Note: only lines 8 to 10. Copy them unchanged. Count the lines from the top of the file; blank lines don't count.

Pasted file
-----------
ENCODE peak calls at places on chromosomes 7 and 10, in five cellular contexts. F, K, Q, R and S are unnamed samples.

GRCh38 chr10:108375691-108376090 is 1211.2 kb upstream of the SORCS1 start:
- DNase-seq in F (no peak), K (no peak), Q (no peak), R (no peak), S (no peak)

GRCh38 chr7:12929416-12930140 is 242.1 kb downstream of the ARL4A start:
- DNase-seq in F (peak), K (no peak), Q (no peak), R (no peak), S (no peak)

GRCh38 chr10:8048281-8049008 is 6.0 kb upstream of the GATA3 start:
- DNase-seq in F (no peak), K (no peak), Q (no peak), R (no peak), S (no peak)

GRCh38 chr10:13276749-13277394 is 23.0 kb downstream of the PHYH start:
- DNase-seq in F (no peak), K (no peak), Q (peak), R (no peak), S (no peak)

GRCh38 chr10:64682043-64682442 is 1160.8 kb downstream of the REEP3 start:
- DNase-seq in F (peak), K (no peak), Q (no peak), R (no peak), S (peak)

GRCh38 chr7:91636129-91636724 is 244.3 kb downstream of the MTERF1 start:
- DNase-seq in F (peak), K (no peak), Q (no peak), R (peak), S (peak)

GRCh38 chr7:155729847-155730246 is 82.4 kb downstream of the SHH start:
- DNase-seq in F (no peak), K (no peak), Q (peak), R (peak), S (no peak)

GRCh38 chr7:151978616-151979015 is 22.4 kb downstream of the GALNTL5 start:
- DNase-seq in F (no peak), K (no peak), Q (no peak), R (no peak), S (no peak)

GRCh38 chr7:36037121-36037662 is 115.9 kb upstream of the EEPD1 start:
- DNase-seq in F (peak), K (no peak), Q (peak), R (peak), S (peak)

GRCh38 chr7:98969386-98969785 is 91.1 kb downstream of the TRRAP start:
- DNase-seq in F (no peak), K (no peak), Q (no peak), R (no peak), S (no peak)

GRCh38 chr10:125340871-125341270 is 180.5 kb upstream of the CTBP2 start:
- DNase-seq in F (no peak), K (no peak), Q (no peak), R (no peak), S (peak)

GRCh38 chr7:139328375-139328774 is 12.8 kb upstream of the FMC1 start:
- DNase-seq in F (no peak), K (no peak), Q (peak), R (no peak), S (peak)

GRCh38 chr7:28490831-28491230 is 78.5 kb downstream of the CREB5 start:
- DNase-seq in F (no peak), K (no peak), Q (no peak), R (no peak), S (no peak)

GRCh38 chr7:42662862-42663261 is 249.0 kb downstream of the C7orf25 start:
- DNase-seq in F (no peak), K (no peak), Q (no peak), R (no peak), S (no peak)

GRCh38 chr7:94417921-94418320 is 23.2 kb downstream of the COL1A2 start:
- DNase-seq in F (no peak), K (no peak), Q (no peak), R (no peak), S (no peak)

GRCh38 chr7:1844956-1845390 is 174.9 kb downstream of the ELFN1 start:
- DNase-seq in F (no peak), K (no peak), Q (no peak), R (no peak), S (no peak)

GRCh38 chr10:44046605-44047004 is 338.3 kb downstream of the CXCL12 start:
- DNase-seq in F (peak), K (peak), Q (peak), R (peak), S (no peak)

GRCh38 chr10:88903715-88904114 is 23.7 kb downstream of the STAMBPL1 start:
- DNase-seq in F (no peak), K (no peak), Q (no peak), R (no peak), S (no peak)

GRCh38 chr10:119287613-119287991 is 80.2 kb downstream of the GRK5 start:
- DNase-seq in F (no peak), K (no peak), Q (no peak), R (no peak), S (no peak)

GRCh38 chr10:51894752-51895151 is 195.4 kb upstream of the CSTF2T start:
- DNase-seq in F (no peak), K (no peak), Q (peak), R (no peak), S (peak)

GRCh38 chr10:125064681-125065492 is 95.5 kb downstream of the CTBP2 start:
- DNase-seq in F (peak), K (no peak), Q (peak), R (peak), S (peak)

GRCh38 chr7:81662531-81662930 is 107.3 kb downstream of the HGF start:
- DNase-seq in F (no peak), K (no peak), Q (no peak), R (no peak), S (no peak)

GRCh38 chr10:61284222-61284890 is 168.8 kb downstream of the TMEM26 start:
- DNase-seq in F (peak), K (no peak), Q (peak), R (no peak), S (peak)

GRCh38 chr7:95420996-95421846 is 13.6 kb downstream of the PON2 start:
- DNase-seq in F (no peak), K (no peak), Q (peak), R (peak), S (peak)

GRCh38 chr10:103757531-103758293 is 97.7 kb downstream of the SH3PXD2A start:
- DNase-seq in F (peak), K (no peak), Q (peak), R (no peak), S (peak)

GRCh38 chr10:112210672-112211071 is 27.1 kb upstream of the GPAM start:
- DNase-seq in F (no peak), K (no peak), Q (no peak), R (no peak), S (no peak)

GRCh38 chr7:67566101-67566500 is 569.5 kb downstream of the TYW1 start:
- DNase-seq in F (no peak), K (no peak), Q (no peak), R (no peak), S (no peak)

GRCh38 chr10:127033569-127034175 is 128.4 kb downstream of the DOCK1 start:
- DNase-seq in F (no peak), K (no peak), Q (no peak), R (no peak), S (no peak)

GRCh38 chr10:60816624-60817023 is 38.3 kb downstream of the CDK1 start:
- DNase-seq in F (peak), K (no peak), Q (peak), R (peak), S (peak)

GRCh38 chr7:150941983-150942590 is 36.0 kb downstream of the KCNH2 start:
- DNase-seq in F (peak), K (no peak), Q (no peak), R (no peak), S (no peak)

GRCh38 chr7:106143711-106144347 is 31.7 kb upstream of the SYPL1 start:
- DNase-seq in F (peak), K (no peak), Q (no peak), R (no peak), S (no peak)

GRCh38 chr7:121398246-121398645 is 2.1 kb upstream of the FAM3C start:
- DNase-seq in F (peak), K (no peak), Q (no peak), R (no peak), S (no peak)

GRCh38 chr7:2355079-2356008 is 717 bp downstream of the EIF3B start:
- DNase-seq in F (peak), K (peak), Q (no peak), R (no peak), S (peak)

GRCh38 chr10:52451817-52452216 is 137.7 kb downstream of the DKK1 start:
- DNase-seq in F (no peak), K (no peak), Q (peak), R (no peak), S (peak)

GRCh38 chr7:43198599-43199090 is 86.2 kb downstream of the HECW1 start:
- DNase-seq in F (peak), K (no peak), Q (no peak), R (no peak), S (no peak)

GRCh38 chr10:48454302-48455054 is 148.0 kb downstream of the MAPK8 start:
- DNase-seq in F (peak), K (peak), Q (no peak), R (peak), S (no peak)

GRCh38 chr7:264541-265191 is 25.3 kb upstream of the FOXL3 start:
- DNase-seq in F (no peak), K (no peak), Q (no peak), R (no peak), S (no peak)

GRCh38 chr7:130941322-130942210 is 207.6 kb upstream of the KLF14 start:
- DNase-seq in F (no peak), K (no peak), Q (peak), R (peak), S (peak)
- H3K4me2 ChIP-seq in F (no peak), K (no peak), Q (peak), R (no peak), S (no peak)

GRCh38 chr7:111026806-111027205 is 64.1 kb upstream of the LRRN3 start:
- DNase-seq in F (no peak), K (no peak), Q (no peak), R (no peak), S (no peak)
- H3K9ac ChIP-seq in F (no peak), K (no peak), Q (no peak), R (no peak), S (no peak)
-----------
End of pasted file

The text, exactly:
GRCh38 chr10:13276749-13277394 is 23.0 kb downstream of the PHYH start:
- DNase-seq in F (no peak), K (no peak), Q (peak), R (no peak), S (no peak)

GRCh38 chr10:64682043-64682442 is 1160.8 kb downstream of the REEP3 start: